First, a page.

Saturday, January 22, 2011

The Early Fifties, A Different Time, A Different World

Been browsing through my sister Sarah's Photo Album.  It brought back a myriad of memories.  I can still remember the excitement over Sarah having her first baby, Phyllis Jean.  Phyllis made me  'Aunt Jean'  ....and oh so much joy that summer when we met for the first time. Also, there were many visits as well as  many memories of those drives to Princeton, West Virginia or to Dugspur, our Mother's old home place.  Those yearly trips often included stops at caves or drives through the Great Smoky Mountains.  Such is the photo below at Newfoundland Gap, some 5,045 feet up somewhere between North Carolina and Tennessee.  It was August and we were headed to the Marshall Family Reunion in Princeton from Greenville South Carolina.   I would have been twelve--almost thirteen.  With camera in hand, I believe we pulled over at every scenic pull off.

Above:  Bonnie, Jean, Phyllis Jean, Mother, Daddy, Scott.  (Sarah took the picture.)
The road through the Smokey Mountains has an abundance of places to stop for photos.  Even today we still pull over and take those same photo opts--how did we get so much older when the hills are the same?  Below:  Jean and Mother seated.  Scott, Phyllis, Sarah, Daddy and Bonnie standing.
It was the back of this organdie dress below that brought back a rush of memories of how times were back then.   The values and beliefs of the fifties and the rules of our home ....  My mother had made this dress that I am wearing below.  I felt so pretty in it.  But in the fifties, organdie wrinkled  badly.  I had worn this dress to church on Sunday morning and was pressing it to wear again on Sunday evening to church when my Dad walked in and caught me 'ironing on the Sabbath.'  I was reprimanded for violating the Sabbath.    Yes, I remember, you did not buy or sell on Sunday, we did not work or eat out on Sunday, you filled your car with gas on Saturday --  never Sunday. (How was it Mother still cooked and we still did dishes on the Sabbath.)  Sunday was a day of rest:  Sunday School, Church, naps, friends over if we behaved and then Church again that evening.  So preparing for evening service, I just wanted the wrinkles out of the back of my dress as a result of sitting in  Church on Sunday morning.  Ironing on Sunday was an unacceptable action on my part.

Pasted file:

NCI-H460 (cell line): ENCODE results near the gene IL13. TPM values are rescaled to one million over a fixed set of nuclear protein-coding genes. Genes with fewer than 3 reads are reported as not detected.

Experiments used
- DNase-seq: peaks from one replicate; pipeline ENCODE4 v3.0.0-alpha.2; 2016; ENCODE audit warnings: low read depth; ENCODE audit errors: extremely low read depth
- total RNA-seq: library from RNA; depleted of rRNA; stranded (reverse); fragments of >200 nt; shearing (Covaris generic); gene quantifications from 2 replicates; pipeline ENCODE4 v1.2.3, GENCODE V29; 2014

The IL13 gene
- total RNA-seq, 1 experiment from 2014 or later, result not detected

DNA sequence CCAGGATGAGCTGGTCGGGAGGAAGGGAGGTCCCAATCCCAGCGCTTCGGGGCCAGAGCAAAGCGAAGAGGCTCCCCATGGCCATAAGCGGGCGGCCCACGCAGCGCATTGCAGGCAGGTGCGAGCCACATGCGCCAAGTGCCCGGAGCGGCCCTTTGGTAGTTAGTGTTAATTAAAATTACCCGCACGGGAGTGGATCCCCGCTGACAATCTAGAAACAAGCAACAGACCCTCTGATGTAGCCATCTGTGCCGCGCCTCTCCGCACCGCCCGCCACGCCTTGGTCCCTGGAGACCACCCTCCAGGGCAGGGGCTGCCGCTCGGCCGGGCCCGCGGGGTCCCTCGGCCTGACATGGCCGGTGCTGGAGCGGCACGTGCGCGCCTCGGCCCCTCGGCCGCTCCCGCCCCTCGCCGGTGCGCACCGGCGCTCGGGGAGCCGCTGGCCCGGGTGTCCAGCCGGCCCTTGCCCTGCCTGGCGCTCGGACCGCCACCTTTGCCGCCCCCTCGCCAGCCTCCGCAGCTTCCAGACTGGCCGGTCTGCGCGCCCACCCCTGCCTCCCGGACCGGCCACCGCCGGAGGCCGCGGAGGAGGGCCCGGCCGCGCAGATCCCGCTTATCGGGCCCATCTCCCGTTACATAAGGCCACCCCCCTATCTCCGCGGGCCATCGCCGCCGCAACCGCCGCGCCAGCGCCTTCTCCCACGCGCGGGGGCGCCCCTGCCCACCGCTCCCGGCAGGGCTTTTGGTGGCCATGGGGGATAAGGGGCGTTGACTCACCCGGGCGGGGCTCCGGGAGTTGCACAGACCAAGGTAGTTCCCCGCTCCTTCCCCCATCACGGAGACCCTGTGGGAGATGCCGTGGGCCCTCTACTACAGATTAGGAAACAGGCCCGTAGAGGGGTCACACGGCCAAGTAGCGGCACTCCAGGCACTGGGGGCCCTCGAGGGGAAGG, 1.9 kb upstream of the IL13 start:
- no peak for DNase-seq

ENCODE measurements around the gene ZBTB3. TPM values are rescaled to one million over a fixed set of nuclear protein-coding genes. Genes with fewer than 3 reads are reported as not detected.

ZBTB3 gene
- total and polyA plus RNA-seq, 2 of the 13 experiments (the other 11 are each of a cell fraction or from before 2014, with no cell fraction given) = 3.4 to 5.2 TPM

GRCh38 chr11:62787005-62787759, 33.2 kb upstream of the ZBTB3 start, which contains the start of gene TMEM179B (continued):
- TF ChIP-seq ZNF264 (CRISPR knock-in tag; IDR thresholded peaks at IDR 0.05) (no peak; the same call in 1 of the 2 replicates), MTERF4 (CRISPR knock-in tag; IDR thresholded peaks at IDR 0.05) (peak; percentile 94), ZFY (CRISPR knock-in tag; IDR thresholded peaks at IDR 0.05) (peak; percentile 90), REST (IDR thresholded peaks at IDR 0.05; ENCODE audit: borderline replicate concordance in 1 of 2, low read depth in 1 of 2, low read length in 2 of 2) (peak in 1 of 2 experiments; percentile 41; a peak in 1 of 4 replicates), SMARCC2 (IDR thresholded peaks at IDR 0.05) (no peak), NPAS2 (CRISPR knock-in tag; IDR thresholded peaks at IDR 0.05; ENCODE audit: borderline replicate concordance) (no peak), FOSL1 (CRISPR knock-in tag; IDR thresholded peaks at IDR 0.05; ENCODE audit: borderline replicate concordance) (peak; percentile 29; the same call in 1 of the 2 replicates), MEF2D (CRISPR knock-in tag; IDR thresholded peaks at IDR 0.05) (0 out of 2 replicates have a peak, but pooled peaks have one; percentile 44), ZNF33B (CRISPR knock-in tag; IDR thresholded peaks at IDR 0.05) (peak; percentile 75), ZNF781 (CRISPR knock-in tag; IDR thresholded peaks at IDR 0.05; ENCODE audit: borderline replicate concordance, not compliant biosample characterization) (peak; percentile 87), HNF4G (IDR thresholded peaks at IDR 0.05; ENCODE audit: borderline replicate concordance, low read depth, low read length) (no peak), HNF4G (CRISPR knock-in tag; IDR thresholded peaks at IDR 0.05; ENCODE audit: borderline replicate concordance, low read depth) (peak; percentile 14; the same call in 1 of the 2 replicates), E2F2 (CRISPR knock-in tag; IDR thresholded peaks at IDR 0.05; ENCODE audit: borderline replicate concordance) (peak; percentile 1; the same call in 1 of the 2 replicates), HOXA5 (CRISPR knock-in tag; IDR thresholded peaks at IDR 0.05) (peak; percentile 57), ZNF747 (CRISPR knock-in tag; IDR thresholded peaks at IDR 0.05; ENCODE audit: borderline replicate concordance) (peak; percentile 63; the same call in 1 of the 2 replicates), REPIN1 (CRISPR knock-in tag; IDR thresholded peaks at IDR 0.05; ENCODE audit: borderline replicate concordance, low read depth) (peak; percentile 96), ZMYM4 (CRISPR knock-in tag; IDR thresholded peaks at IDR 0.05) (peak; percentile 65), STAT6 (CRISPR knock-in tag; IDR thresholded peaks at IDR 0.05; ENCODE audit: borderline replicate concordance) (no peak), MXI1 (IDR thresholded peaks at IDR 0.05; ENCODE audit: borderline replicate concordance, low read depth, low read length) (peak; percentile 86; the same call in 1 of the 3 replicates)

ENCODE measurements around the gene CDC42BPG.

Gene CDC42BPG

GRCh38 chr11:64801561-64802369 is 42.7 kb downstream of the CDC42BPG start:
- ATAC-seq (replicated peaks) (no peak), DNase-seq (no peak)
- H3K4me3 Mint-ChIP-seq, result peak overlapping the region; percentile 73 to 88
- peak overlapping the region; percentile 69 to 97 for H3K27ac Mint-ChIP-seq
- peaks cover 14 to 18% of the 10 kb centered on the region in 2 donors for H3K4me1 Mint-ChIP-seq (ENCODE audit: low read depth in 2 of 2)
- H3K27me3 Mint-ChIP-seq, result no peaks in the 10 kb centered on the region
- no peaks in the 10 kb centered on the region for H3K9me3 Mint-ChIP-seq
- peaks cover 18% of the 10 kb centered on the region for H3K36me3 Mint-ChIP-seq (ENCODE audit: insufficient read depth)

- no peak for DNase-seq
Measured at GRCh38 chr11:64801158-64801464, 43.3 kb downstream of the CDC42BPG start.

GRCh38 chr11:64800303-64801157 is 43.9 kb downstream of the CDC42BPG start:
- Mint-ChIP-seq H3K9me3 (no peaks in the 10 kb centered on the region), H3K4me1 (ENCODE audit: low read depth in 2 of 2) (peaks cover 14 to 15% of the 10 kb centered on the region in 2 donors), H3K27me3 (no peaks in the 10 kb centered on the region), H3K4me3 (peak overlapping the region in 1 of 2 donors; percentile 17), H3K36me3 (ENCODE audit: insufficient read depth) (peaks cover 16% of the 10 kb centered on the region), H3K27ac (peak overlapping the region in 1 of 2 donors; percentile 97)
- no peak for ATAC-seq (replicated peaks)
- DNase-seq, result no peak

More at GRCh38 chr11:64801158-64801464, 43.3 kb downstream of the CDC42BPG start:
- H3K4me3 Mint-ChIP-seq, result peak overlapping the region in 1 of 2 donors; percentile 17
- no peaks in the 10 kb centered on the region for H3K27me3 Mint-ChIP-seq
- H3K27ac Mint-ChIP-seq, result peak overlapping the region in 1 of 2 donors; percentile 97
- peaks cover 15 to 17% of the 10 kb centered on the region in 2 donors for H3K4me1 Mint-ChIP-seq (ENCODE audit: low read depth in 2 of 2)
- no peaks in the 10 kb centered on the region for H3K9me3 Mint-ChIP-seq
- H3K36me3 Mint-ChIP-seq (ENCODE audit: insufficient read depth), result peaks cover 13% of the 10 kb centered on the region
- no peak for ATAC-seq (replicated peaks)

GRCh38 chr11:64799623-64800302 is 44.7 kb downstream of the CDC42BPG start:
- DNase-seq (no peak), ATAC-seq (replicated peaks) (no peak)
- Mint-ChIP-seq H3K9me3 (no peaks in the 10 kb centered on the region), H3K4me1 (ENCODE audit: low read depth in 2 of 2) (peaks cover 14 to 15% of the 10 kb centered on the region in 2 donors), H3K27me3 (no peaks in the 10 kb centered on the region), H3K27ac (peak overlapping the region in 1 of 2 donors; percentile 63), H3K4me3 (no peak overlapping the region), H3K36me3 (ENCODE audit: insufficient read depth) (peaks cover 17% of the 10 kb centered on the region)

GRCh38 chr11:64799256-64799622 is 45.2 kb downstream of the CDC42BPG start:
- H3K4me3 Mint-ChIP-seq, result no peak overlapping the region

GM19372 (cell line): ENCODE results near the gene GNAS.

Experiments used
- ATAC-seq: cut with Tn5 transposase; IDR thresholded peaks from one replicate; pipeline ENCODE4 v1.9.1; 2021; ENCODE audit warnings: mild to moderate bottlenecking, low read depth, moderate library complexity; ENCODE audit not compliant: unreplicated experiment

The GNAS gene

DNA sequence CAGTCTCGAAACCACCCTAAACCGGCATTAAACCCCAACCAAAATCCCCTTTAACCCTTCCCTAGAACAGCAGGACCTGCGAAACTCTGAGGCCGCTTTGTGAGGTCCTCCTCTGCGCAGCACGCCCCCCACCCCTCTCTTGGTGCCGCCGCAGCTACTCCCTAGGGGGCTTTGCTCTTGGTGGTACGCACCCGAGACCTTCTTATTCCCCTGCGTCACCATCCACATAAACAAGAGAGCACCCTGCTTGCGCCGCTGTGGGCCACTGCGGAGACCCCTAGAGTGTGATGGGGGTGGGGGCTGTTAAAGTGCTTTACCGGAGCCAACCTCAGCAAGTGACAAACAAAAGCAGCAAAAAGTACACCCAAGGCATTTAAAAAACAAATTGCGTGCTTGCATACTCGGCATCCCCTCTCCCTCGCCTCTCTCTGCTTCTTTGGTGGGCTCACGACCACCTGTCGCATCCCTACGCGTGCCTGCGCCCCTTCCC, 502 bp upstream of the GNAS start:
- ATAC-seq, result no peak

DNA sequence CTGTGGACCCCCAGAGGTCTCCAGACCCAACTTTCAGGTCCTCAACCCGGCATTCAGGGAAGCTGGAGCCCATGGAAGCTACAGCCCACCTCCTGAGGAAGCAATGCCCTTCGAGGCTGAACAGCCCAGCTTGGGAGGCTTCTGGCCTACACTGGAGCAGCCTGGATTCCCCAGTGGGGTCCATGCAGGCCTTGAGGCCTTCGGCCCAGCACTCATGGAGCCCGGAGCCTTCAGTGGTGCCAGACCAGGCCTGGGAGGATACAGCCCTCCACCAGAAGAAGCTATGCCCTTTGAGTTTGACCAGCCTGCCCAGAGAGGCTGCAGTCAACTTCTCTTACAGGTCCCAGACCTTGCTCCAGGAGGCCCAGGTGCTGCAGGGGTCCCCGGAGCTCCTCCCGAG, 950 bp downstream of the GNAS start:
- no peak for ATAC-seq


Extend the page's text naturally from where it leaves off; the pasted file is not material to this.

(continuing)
But that memory was just a rabbit trail.   Here we are in Princeton at the Painter home.  The Family Reunion took place this year on Aunt Merle's lawn.  I'm not sure but this may have been the  year when Bonnie and I were invited to stay an extra week -- me with the Painters, and Bonnie with Cousins in Keystone, W VA.  Cousin Paulene's boyfriend flew us in a small, four-seater back to Greenville after our visit.   What an amazing memory that made for Bonnie and myself. 

But my point of this posting is to discuss the difference in attitudes, in manner of dress, the morals of the day.  I note how we dressed in these photos.   Traveling in the August heat  by car in dresses and the men in slacks.  And below, at a later time, Sarah and Phyllis traveling by train in hats, gloves and dress suits.    The manner of dress carries a tremendous impact on the attitude and behavior of the person.    This was a time of courtesy, honor, manners and honesty.   It seems silly today, but our comfortable, casual, and even sloppy styles of today accompany rudeness,  ungratefulness, lack of caring, to only mention a few attributes of our present day. 
I loved our home at 502 Bennett Street.   Being the youngest in the family, this was a special time in my life.  Six children (and often additional house guests) and we had one bathroom.   There was a coal furnace in the basement that had to be fueled.    All the girls shared one small room if I remember correctly.  The boy's room was the size of today's closets.   I do not remember any air conditioners and in the winter, there was only the floor furnace vents. Laundry was done every Monday morning with a wringer machine and we hung the clothes out on the line to dry.   Life was simple and when one gave another their word, they meant it and kept it. I never remember telling a lie and if I disappointed my parents in any way, I would have grieved more than they.  How far have we come.    I don't want to go back to those days, but I would love to see the values of honesty and respect return to our society.  Would it be possible to keep the comfortable, casual clothing and still maintain honor?  And could we eat at a restaurant on Sunday and our word would still remain true?

1 comment:

  1. I love this post, mom! The pictures are priceless. I agree with your point on attire...but can't I be grateful and still wear my yoga pants???